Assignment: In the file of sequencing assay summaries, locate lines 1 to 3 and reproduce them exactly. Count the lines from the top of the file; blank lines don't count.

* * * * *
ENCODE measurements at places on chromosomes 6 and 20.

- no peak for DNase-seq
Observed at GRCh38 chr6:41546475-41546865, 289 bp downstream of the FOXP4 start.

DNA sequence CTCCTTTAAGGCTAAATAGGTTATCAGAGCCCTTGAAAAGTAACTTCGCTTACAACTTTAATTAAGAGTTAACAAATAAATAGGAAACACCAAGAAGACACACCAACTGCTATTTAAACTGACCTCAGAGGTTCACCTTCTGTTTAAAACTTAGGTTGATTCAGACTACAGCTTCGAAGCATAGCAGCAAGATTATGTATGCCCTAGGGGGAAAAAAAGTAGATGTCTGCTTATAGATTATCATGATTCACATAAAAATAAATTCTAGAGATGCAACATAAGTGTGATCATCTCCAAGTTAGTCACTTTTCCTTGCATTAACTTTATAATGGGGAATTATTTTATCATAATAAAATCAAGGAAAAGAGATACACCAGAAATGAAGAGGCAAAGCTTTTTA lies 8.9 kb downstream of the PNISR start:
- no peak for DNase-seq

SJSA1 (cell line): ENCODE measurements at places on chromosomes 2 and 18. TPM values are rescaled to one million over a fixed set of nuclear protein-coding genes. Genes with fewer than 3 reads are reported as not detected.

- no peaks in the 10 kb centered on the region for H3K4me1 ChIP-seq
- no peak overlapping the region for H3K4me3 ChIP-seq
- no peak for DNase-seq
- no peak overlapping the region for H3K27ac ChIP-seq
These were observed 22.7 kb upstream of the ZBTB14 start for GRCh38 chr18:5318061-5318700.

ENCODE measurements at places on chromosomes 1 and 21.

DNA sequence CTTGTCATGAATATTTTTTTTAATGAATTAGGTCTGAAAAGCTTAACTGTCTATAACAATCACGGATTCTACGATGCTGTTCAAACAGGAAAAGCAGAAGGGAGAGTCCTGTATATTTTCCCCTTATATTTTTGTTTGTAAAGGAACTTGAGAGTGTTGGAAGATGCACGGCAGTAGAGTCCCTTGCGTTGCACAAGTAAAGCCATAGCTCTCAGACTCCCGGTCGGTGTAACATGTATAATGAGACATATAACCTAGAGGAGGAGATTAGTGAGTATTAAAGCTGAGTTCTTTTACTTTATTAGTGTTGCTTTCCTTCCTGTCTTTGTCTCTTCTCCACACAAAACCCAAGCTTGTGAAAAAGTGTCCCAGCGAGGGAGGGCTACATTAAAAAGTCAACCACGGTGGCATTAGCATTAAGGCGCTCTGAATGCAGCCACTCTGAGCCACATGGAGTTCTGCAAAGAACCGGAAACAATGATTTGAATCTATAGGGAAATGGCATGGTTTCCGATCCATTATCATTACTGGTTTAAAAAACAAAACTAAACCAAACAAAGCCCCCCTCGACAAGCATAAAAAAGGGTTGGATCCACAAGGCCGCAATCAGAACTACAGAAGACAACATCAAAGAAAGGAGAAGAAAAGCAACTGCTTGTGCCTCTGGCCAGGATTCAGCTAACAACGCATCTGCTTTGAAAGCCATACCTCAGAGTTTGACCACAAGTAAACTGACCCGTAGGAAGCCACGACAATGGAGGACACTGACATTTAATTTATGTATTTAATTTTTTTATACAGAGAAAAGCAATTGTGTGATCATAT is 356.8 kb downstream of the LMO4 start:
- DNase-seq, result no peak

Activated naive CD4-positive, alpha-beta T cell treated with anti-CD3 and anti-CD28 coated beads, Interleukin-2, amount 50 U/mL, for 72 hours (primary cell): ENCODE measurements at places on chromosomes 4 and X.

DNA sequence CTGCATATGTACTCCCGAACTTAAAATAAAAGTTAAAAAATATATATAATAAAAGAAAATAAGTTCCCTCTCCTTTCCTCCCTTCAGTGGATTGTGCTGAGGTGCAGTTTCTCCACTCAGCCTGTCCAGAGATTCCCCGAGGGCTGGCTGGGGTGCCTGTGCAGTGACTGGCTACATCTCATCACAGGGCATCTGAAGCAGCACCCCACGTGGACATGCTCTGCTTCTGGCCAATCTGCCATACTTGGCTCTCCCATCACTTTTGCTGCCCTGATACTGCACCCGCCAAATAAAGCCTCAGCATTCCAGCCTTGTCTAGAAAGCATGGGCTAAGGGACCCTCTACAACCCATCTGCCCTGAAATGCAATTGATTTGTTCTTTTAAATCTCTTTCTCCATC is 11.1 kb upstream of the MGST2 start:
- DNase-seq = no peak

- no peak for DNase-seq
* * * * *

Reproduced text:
ENCODE measurements at places on chromosomes 6 and 20.

- no peak for DNase-seq
Observed at GRCh38 chr6:41546475-41546865, 289 bp downstream of the FOXP4 start.